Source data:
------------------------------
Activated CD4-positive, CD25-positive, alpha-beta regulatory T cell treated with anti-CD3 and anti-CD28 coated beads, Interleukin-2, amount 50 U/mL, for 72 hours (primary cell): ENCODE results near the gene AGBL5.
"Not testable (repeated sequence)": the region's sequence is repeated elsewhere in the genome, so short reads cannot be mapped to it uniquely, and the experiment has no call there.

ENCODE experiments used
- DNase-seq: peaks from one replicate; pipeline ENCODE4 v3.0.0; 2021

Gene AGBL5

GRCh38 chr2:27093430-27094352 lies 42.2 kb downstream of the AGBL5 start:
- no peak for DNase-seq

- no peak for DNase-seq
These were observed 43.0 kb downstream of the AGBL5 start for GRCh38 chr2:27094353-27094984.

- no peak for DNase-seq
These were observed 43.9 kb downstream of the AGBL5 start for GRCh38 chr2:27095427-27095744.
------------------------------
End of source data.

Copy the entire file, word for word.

Activated CD4-positive, CD25-positive, alpha-beta regulatory T cell treated with anti-CD3 and anti-CD28 coated beads, Interleukin-2, amount 50 U/mL, for 72 hours (primary cell): ENCODE results near the gene AGBL5.
"Not testable (repeated sequence)": the region's sequence is repeated elsewhere in the genome, so short reads cannot be mapped to it uniquely, and the experiment has no call there.

ENCODE experiments used
- DNase-seq: peaks from one replicate; pipeline ENCODE4 v3.0.0; 2021

Gene AGBL5

GRCh38 chr2:27093430-27094352 lies 42.2 kb downstream of the AGBL5 start:
- no peak for DNase-seq

- no peak for DNase-seq
These were observed 43.0 kb downstream of the AGBL5 start for GRCh38 chr2:27094353-27094984.

- no peak for DNase-seq
These were observed 43.9 kb downstream of the AGBL5 start for GRCh38 chr2:27095427-27095744.